• Chapter 1.1: Evolution of epidemic outcomes in Europe
  • Abstract
  • 1.1.1: Premise
  • 1.1.2: Covid-19 in Europe
  • 1.1.3: Factors favoring viral propagation
  • 1.1.4: Conclusions
  • Chapter 1.2: Italy into three parts: The space–time spread of contagion
  • Abstract
  • 1.2.1: Introduction
  • 1.2.2: Mapping contagion: The spread of Covid-19 across the three Italies
  • 1.2.3: Morpho-climatic and socio-territorial factors
  • 1.2.4: Suggestions for a new territorial project
  • Chapter 1.3: Evolution and intensity of infection in Lombardy
  • Abstract
  • 1.3.1: Premise
  • 1.3.2: The Lombard territory: Distribution and temporal evolution of infection
  • 1.3.3: Concluding remarks
  • Chapter 1.4: Contagion and local fragilities in Bergamo and the Seriana Valley
  • Abstract
  • 1.4.1: Premise
  • 1.4.2: The province of Bergamo as a case study
  • 1.4.3: The Seriana Valley hotspot
  • 1.4.4: Conclusions
  • Chapter 2: Mortality and severity of contagion
  • Chapter 2.1: Estimation of mortality and severity of the Covid-19 epidemic in Italy
  • Abstract
  • 2.1.1: Introduction
  • 2.1.2: Mortality in Italy in March 2020
  • 2.1.3: Mortality estimation for Covid-19
  • 2.1.4: Analysis of mortality by age
  • 2.1.5: Conclusions
  • Chapter 2.2: Mortality and severity of infection in Lombardy
  • Abstract
  • 2.2.1: Introduction
  • 2.2.2: Analysis of mortality data in Lombardy
  • 2.2.3: Covid-19 mortality estimate
  • 2.2.4: Analysis of mortality by age
  • 2.2.5: Conclusions
  • Chapter 3: Mobility and urbanization
  • Chapter 3.1: Commuting in Europe and Italy
  • Abstract
  • 3.1.1: Commuting between proximity and reticularity
  • 3.1.2: The European context of mobility
  • 3.1.3: A focus on commuting in Italy
  • 3.1.4: Conclusions
  • Chapter 3.2: Urbanity and commuting in Lombardy
  • Abstract
  • 3.2.1: Urbanity and commuting for reflexive mapping
  • 3.2.2: Monitoring commutes in Lombardy
  • 3.2.3: The rhizome-like form of commuting in Lombardy
  • 3.2.4: Conclusions
  • Chapter 4: Pollution and territorial diffusion of contagion
  • Chapter 4.1: Correlation between atmospheric pollution and contagion intensity in Italy and Lombardy
  • Abstract
  • 4.1.1: Introduction
  • 4.1.2: Links between pollution and contagion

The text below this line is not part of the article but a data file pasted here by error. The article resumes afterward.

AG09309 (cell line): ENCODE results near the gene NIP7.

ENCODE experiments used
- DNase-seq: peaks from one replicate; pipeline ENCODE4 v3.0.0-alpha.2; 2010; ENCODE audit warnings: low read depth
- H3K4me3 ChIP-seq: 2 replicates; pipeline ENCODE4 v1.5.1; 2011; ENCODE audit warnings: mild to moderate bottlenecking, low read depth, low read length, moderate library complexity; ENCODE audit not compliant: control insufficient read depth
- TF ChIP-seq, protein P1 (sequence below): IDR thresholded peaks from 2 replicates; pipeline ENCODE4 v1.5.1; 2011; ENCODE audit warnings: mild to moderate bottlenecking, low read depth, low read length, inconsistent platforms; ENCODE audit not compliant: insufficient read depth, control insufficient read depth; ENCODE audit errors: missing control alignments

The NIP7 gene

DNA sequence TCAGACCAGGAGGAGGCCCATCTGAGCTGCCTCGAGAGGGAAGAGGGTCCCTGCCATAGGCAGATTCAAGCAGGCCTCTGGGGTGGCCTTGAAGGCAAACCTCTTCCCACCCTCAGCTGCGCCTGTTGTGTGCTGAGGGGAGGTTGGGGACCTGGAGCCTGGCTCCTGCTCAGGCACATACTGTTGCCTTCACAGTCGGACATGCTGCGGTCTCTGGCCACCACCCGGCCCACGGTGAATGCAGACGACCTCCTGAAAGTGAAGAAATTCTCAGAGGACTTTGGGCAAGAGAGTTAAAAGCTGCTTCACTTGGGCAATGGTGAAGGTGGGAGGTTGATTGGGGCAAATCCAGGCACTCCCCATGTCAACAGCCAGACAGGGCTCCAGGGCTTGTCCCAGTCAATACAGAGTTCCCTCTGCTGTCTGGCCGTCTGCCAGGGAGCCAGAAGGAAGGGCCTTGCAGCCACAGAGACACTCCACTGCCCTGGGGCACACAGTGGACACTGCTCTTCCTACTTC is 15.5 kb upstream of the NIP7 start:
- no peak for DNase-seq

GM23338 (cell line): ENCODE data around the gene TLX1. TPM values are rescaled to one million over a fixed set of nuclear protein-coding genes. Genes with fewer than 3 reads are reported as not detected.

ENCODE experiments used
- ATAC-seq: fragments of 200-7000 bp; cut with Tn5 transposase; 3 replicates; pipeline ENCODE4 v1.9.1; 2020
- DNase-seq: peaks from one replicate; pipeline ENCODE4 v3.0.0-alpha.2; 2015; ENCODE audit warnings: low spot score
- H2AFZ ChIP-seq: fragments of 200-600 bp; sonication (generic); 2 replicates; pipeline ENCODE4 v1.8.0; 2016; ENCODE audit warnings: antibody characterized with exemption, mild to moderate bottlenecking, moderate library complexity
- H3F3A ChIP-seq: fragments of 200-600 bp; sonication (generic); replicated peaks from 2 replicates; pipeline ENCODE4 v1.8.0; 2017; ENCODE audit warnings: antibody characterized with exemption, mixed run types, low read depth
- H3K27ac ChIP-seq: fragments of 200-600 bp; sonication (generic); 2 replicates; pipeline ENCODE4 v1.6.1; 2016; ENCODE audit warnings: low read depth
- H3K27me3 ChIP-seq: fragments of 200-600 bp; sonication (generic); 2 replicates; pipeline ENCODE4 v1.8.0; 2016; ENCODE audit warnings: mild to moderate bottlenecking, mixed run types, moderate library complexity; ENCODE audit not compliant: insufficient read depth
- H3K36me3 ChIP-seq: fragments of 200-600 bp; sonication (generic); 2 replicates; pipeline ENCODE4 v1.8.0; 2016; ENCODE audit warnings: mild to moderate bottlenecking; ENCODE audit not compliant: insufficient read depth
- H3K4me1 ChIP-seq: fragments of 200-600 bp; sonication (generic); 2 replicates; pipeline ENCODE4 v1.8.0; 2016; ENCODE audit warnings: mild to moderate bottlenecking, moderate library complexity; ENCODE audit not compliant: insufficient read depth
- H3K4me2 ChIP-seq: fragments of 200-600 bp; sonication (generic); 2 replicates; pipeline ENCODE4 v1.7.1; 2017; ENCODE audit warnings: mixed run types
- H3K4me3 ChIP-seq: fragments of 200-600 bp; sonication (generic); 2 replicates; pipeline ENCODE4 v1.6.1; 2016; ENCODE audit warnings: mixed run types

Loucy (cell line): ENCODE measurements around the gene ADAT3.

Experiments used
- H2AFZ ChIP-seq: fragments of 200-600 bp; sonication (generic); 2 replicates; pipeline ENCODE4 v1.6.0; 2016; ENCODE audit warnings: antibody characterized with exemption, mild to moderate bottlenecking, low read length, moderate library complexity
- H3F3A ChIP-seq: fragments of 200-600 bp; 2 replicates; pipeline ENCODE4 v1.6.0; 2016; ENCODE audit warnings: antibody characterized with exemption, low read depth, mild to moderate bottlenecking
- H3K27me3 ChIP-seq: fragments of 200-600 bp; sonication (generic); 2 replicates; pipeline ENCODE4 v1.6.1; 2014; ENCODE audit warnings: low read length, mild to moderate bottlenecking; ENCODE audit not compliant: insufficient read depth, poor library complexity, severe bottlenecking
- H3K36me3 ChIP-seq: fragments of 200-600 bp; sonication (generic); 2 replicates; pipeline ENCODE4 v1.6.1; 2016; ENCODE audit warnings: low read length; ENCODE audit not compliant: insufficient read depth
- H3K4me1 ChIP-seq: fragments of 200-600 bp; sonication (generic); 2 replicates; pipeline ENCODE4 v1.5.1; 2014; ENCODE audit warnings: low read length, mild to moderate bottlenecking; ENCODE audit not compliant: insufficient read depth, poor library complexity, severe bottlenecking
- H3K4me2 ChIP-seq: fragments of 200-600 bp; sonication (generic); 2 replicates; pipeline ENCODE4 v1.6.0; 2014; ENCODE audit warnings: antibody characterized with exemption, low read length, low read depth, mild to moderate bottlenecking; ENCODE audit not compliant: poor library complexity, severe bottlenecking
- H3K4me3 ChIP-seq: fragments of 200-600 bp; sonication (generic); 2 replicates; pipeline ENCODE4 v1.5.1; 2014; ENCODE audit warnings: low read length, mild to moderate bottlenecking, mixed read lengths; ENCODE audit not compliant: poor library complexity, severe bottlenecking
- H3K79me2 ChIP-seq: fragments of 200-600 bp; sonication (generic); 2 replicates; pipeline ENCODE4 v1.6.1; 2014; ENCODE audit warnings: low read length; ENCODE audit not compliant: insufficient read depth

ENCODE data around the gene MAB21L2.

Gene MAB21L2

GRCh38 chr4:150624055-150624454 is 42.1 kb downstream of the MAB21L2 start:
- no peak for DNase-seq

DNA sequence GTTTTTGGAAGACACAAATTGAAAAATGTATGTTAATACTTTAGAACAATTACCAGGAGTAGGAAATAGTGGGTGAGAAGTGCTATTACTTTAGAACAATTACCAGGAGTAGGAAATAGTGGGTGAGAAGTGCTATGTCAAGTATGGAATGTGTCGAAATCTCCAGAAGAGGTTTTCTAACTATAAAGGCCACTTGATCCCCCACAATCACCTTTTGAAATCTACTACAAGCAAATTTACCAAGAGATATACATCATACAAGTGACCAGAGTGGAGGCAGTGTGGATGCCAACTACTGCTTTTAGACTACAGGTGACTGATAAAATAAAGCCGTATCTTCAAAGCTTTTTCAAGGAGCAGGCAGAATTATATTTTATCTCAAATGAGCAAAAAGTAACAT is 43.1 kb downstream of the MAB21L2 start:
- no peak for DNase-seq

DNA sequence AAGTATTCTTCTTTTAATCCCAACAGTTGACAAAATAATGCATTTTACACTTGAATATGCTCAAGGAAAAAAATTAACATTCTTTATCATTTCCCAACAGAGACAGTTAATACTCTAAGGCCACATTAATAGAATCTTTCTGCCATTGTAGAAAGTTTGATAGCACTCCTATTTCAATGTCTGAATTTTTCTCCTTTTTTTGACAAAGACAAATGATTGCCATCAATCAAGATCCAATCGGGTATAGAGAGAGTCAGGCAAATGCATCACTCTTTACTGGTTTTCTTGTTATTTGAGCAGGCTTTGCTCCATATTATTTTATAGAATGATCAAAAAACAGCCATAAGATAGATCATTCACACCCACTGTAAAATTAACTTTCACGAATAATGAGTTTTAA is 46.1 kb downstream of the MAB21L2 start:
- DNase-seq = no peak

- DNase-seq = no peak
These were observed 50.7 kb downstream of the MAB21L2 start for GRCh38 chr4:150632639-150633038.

• 4.1.3: Initial assessment
  • Chapter 5: Dynamics of contagion and fragility of the healthcare and welfare system
  • Chapter 5.1: Epidemic onset and population and production density of outbreaks in Lombardy
  • Abstract
  • 5.1.1: Premise
  • 5.1.2: Outbreaks and sporting events in Lombardy
  • 5.1.3: The production and logistics fabric underlying Lombardy's outbreaks
  • 5.1.4: Reticularity between outbreaks in Northern Italy
  • 5.1.5: Initial results
  • Chapter 5.2: Nursing and Residential Care Facilities (RSA) and contagion-related fragilities in Italy
  • Abstract
  • 5.2.1: The role of nursing and residential care facilities during the Covid-19 epidemic
  • 5.2.2: Elderly care and nursing and residential care facilities (RSAs) in Italy
  • 5.2.3: Conclusions
  • Chapter 5.3: The Italian health care system and swab testing
  • Abstract
  • 5.3.1: The healthcare system in Italy
  • 5.3.2: The epicenter regions of the epidemic
  • 5.3.3: Conclusions
  • Chapter 5.4: Dysfunctions and inadequacies in Health Districts and Nursing and Residential Care Facilities for the elderly in Lombardy as highlighted by the Covid-19 epidemic
  • Abstract
  • 5.4.1: A model for elderly residential hospitality to the test
  • 5.4.2: The national and Lombard care-system for non-self-sufficient people
  • 5.4.3: Lombardy in the plural
  • 5.4.4: Conclusions
  • Chapter 6: Public policies for epidemic containment
  • Chapter 6.1: Public policies for epidemic containment in Italy
  • Abstract
  • 6.1.1: Premise